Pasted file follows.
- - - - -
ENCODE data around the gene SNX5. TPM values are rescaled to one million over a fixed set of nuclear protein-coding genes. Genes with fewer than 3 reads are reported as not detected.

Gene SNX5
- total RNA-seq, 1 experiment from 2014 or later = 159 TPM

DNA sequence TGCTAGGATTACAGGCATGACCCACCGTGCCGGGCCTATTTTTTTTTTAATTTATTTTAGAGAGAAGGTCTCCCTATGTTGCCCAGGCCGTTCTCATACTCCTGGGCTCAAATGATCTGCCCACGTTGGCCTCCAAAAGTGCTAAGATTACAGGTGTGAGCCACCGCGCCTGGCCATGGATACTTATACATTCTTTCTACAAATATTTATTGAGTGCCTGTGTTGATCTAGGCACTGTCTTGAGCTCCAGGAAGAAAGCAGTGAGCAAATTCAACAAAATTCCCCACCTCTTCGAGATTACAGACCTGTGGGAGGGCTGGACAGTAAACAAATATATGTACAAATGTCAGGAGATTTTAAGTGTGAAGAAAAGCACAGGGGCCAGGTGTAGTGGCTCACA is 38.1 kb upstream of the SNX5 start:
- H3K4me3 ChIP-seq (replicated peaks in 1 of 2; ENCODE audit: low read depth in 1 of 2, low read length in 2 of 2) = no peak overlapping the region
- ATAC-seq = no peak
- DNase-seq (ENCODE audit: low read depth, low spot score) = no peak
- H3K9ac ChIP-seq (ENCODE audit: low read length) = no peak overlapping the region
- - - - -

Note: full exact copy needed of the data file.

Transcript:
ENCODE data around the gene SNX5. TPM values are rescaled to one million over a fixed set of nuclear protein-coding genes. Genes with fewer than 3 reads are reported as not detected.

Gene SNX5
- total RNA-seq, 1 experiment from 2014 or later = 159 TPM

DNA sequence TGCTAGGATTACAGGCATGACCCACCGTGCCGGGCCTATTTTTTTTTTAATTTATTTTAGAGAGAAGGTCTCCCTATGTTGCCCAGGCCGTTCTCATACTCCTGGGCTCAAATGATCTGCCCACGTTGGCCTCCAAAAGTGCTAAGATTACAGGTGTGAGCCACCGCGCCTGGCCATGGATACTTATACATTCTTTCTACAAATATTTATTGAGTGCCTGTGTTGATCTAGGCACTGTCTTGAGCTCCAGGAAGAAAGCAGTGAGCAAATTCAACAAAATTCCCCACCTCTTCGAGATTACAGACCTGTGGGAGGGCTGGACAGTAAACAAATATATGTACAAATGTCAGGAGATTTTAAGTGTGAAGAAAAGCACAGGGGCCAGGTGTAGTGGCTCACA is 38.1 kb upstream of the SNX5 start:
- H3K4me3 ChIP-seq (replicated peaks in 1 of 2; ENCODE audit: low read depth in 1 of 2, low read length in 2 of 2) = no peak overlapping the region
- ATAC-seq = no peak
- DNase-seq (ENCODE audit: low read depth, low spot score) = no peak
- H3K9ac ChIP-seq (ENCODE audit: low read length) = no peak overlapping the region